RIBs are often thought of as workhorses in the boating world. Law enforcement, towing companies, and commercial outfits all use them extensively, and you don’t see many with niceties such as a standard windlass and a through-hull anchor. Nor do you often find a head compartment inside the console of a RIB, or discover a freshwater transom shower with a 23-gallon freshwater system. But you will find all of these items on the BRIG Eagle 780. In fact, after spending an afternoon trouncing through the Severn River on one, I was thoroughly surprised at just how comfortable and relaxing this RIB can be. Check out this video shot aboard the BRIG Eagle 780!
Some other ways BRIG separates itself from the herd include the addition of swim platforms and a towing bit at the stern so you can use it for toy-towing and watersports, and a removable sunpad in the bow. Our test boat was also fitted out with optional SeaDeck decking. This stuff looks like teak but feels wonderfully soft underfoot and has excellent non-skid properties. Yes, it will raise the price tag a bit, but you won’t regret getting it.
Naturally, the Eagle 780 has to contend with the usual downside of a RIB: foot-for-foot, compared to a standard-issue V-hull, there’s less room aboard, and stowage can be problematic. BRIG combats this by building stowage compartments into the bow, under the leaning post and under the aft seat. Deck space is maximized by utilizing an off-center console design, which leaves a walk-through to the bow on the port side. The nifty thing here is that you can also walk around the console on the starboard side, by simply stepping right onto the tube. You can sit on those tubes, too. Either way, they’re far easier to contend with than the rigid, narrow gunwales of an average powerboat.
Another thing I liked about being ringed by Hypalon was the shockingly dry ride it provides. Those tubes protrude quite a ways beyond the fiberglass V-hull’s outer chines, and they slap down the spray before it ever begins flying. In fact, I didn’t feel any moisture whatsoever—not one drop—during our sea trial. That’s not to say it will never happen (there isn’t a boat afloat that doesn’t throw spray in one condition or another), but the tubes do have quite a noticeable impact in this regard. Added bonus: they also support the hull in sharp turns, preventing the boat from leaning very far even when you crank the wheel hard-over. Stability at rest is similarly enhanced. That stability makes the boat feel safer, and a feeling of safety is one of the main advantages a RIB holds over other vessels. Heck, you’re basically surrounded by a gigantic five-chambered PFD, right? On top of that, you also have a massive fender of sorts surrounding your boat. Smacking a piling will not ever be an issue.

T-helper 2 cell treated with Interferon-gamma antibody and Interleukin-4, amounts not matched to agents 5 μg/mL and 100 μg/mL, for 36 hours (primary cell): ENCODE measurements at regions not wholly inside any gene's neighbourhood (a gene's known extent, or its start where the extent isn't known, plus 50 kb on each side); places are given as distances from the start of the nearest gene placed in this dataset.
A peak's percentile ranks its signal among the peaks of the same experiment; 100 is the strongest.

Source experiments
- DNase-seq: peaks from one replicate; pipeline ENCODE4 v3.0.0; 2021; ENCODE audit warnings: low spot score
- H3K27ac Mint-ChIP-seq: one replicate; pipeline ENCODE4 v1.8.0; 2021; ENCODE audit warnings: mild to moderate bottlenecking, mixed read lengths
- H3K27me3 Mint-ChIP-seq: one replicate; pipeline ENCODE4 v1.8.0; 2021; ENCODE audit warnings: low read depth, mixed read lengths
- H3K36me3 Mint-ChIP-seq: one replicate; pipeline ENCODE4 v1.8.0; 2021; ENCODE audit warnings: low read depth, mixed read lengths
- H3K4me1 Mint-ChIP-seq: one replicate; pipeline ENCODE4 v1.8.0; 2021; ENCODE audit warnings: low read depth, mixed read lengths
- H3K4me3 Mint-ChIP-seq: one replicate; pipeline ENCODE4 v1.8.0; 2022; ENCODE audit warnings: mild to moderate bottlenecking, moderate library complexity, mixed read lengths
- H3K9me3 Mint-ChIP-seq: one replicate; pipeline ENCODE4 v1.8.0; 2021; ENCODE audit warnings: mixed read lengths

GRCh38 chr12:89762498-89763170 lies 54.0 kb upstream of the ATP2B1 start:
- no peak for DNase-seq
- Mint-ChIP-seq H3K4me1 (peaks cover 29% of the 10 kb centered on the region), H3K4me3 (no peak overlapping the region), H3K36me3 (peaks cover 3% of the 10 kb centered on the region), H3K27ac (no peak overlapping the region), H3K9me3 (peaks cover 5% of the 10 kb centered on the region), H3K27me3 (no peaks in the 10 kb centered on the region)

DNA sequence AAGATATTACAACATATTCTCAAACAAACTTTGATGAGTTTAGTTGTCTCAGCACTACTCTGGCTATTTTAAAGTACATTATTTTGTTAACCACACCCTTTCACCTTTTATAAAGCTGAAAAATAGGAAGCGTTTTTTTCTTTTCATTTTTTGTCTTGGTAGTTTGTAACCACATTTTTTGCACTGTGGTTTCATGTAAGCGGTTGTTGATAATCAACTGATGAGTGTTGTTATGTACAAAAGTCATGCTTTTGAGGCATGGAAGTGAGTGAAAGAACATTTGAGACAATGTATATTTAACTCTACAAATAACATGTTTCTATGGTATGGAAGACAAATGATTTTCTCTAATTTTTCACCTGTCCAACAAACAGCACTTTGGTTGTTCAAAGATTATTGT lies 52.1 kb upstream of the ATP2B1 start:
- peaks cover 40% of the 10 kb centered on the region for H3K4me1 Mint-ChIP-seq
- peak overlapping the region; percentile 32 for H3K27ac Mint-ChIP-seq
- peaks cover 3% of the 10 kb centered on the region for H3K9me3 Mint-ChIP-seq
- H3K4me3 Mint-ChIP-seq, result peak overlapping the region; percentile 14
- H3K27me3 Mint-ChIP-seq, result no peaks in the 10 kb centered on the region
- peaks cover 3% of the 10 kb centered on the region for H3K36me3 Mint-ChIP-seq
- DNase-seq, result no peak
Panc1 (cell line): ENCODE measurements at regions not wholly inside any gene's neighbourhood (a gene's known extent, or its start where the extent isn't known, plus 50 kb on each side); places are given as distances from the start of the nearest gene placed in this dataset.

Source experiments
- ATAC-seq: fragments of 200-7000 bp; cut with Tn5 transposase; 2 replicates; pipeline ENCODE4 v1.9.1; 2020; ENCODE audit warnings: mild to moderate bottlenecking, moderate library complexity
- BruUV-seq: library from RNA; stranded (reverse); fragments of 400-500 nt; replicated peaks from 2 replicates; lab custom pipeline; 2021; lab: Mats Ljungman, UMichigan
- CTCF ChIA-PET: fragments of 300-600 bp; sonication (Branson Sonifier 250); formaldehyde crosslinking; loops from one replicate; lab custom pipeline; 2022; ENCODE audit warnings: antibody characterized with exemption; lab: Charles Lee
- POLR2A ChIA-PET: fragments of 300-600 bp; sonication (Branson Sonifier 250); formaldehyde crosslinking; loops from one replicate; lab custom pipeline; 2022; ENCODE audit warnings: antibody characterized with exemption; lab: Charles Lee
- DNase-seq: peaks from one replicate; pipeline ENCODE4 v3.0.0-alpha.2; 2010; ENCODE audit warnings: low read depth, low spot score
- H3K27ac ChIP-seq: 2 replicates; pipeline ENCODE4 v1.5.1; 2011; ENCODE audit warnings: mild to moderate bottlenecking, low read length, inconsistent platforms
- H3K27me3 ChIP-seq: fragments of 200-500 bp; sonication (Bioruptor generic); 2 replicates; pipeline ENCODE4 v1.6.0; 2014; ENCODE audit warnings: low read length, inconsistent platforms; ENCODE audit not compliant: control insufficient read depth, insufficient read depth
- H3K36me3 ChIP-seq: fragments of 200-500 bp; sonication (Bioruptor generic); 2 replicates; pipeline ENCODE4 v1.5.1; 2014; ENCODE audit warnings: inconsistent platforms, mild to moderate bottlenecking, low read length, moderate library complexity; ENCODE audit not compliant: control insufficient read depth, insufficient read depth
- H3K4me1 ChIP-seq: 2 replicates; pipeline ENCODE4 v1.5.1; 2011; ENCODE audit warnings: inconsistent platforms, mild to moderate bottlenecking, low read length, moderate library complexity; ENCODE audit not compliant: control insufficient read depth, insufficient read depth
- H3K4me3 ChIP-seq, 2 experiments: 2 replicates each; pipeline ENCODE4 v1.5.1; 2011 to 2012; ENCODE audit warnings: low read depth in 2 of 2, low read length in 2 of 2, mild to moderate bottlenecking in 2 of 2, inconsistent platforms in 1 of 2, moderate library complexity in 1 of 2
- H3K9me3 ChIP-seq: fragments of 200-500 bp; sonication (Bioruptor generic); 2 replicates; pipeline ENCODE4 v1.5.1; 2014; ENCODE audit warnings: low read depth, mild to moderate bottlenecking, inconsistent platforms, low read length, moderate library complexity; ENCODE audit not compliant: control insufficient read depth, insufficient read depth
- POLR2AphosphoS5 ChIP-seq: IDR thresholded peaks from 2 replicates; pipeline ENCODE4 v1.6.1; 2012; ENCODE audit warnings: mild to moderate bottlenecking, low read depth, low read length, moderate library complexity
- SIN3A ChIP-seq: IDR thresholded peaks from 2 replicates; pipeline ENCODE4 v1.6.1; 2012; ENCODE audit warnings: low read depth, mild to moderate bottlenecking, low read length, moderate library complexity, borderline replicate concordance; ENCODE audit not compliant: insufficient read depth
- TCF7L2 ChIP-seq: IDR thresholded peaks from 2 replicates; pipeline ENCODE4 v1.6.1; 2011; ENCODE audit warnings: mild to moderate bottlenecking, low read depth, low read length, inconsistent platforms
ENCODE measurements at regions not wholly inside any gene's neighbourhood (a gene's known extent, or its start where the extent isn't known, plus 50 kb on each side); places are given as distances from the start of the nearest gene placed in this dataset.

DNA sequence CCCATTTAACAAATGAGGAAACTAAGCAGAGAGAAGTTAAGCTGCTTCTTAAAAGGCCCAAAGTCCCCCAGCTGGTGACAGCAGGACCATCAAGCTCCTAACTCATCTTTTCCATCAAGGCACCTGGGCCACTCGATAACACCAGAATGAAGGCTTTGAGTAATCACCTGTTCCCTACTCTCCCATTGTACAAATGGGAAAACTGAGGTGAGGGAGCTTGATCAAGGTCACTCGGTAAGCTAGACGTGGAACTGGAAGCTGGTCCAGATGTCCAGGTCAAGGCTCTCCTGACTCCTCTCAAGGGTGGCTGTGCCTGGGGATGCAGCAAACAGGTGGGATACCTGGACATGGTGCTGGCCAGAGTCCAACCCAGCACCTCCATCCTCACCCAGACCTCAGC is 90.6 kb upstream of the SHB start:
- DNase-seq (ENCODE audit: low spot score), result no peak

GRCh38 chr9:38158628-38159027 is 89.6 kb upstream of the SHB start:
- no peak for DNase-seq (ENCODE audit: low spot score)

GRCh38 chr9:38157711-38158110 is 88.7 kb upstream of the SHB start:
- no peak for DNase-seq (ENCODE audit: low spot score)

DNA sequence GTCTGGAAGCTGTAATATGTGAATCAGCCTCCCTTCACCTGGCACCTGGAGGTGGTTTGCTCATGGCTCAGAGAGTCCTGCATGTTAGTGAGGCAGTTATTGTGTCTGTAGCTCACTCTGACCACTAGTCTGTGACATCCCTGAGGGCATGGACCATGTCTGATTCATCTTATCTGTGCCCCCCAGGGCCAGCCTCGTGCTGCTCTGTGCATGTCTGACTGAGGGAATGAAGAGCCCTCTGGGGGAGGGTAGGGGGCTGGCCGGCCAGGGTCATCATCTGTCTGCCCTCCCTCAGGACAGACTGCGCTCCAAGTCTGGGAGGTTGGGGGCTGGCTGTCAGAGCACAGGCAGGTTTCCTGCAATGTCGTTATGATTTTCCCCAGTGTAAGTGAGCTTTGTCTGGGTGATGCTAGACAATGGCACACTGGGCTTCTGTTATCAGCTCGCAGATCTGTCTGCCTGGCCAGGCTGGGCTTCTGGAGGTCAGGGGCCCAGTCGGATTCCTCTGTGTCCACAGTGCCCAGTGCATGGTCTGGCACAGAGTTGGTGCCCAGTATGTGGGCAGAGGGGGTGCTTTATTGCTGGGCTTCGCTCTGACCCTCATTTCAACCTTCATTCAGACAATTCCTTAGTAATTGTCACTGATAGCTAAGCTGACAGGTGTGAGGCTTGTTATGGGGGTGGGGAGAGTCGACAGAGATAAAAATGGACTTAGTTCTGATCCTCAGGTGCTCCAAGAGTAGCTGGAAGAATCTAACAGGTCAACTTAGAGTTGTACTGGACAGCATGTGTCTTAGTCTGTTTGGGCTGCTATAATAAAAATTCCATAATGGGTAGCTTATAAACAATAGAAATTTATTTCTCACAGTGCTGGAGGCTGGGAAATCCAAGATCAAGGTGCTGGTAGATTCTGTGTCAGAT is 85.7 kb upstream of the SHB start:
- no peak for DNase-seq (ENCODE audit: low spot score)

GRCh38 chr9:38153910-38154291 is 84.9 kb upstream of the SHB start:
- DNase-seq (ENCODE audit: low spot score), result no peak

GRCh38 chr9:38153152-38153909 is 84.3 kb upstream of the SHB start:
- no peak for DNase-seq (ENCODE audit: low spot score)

Our test rig was outfitted with a Honda BF 250, which is the maximum sized outboard the boat can handle. And, it’s plenty of juice. At a mellow 3000 rpm we cruised at 21 mph, while that Honda sipped a mere 5.2 gph. That shakes out to a fantastic four mpg, which, we’re guessing you won’t experience very often—because it’s a heck of a lot more fun to goose the throttle and run across the bay at 4000 rpm and 35 mph. Fuel burn at that speed is 14.3 gph.
What happens when you throw down the throttle? We hit a top-end of 45 mph, while turning 5400 rpm. That Honda is rated to spin up to a max of 6300 rpm, which means you could drop an inch or two of pitch, pick up a few hundred rpm, and squeeze another couple of mph out of the top end. Plus, we had three people onboard; it’s not out of the question for a light boat, rigged just so, to kiss the 50 mph mark.
Another thing that became apparent while running the BRIG Eagle 780 was that the fiberglass V-hull does an excellent job of slicing open the waves. This is due not only to the 20-degree transom deadrise but also the svelte nature of the rigid part of the boat (seven feet of the boat’s nine-foot-five-inch overall beam). On top of that, while fiberglass hitting water is fiberglass hitting water, it feels like the boat’s Hypalon collar absorbs some of the impact and vibrations, as opposed to transmitting them through the boat and into your body.
A few more details: the boat’s hatches dog down tightly, and although they’re unfinished on the underside, feel light but sturdy. Dittos for console construction, and since the console is bolted to a raised segment of the deck—significantly higher than the usual lip or flange—gear stowed inside should stay dry today, tomorrow, and a decade from now. The helm also has a surprisingly large electronics flat, which is substantial enough for flush-mounting a 12-inch MFD. Switches are lighted rockers; there’s a glove box to starboard, and the leaning post is wide enough for two people. If you want a RIB but you also want the creature comforts not commonly found on this sort of boat, take the BRIG Eagle 780 for a sea trial. Just don’t be too surprised when you find that she gallops along like a thoroughbred, rather than trudging along like a workhorse.
Displacement: 3,913 LBS
Max HP: 250
Fuel Cap: 90 GAL
By Lenny Rudow